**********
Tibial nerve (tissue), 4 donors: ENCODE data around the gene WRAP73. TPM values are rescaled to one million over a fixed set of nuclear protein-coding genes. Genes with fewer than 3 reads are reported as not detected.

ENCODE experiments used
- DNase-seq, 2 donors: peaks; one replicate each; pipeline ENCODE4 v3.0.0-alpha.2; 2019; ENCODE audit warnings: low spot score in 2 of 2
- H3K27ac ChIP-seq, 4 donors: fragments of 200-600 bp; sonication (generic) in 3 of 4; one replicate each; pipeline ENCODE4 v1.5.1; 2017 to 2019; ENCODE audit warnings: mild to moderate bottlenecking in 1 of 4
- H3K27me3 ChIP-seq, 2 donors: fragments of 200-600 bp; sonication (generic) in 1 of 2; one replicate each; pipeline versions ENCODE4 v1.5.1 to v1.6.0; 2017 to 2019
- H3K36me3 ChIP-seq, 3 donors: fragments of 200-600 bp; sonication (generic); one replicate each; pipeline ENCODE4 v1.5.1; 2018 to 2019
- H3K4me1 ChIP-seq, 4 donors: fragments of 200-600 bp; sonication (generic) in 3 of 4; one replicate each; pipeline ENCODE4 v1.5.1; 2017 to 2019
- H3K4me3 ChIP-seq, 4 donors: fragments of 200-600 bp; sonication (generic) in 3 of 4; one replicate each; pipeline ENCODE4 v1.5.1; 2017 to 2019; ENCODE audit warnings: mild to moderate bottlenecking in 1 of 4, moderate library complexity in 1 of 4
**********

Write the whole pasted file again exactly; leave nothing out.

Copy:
Tibial nerve (tissue), 4 donors: ENCODE data around the gene WRAP73. TPM values are rescaled to one million over a fixed set of nuclear protein-coding genes. Genes with fewer than 3 reads are reported as not detected.

ENCODE experiments used
- DNase-seq, 2 donors: peaks; one replicate each; pipeline ENCODE4 v3.0.0-alpha.2; 2019; ENCODE audit warnings: low spot score in 2 of 2
- H3K27ac ChIP-seq, 4 donors: fragments of 200-600 bp; sonication (generic) in 3 of 4; one replicate each; pipeline ENCODE4 v1.5.1; 2017 to 2019; ENCODE audit warnings: mild to moderate bottlenecking in 1 of 4
- H3K27me3 ChIP-seq, 2 donors: fragments of 200-600 bp; sonication (generic) in 1 of 2; one replicate each; pipeline versions ENCODE4 v1.5.1 to v1.6.0; 2017 to 2019
- H3K36me3 ChIP-seq, 3 donors: fragments of 200-600 bp; sonication (generic); one replicate each; pipeline ENCODE4 v1.5.1; 2018 to 2019
- H3K4me1 ChIP-seq, 4 donors: fragments of 200-600 bp; sonication (generic) in 3 of 4; one replicate each; pipeline ENCODE4 v1.5.1; 2017 to 2019
- H3K4me3 ChIP-seq, 4 donors: fragments of 200-600 bp; sonication (generic) in 3 of 4; one replicate each; pipeline ENCODE4 v1.5.1; 2017 to 2019; ENCODE audit warnings: mild to moderate bottlenecking in 1 of 4, moderate library complexity in 1 of 4